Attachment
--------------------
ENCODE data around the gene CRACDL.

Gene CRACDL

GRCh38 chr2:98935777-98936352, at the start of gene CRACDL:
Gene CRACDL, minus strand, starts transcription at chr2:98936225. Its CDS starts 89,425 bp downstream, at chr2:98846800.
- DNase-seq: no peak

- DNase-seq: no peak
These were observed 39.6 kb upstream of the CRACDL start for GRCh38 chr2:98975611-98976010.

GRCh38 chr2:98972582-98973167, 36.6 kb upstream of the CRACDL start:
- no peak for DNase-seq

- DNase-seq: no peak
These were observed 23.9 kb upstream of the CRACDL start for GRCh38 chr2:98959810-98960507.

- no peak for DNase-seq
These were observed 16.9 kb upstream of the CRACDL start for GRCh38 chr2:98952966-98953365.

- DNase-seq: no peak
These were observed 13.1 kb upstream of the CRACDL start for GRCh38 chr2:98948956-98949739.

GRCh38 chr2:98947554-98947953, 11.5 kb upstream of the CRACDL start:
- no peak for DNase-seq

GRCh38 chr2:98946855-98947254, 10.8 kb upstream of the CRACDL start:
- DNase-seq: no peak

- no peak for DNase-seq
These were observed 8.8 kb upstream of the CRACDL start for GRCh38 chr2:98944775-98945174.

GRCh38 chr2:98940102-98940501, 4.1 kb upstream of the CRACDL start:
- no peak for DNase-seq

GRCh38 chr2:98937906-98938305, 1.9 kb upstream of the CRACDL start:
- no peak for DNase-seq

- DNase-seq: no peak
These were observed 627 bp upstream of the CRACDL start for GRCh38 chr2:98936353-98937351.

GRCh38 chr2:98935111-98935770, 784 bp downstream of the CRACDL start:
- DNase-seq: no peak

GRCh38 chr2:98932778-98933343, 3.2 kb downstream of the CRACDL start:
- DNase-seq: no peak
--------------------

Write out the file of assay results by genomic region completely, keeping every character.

ENCODE data around the gene CRACDL.

Gene CRACDL

GRCh38 chr2:98935777-98936352, at the start of gene CRACDL:
Gene CRACDL, minus strand, starts transcription at chr2:98936225. Its CDS starts 89,425 bp downstream, at chr2:98846800.
- DNase-seq: no peak

- DNase-seq: no peak
These were observed 39.6 kb upstream of the CRACDL start for GRCh38 chr2:98975611-98976010.

GRCh38 chr2:98972582-98973167, 36.6 kb upstream of the CRACDL start:
- no peak for DNase-seq

- DNase-seq: no peak
These were observed 23.9 kb upstream of the CRACDL start for GRCh38 chr2:98959810-98960507.

- no peak for DNase-seq
These were observed 16.9 kb upstream of the CRACDL start for GRCh38 chr2:98952966-98953365.

- DNase-seq: no peak
These were observed 13.1 kb upstream of the CRACDL start for GRCh38 chr2:98948956-98949739.

GRCh38 chr2:98947554-98947953, 11.5 kb upstream of the CRACDL start:
- no peak for DNase-seq

GRCh38 chr2:98946855-98947254, 10.8 kb upstream of the CRACDL start:
- DNase-seq: no peak

- no peak for DNase-seq
These were observed 8.8 kb upstream of the CRACDL start for GRCh38 chr2:98944775-98945174.

GRCh38 chr2:98940102-98940501, 4.1 kb upstream of the CRACDL start:
- no peak for DNase-seq

GRCh38 chr2:98937906-98938305, 1.9 kb upstream of the CRACDL start:
- no peak for DNase-seq

- DNase-seq: no peak
These were observed 627 bp upstream of the CRACDL start for GRCh38 chr2:98936353-98937351.

GRCh38 chr2:98935111-98935770, 784 bp downstream of the CRACDL start:
- DNase-seq: no peak

GRCh38 chr2:98932778-98933343, 3.2 kb downstream of the CRACDL start:
- DNase-seq: no peak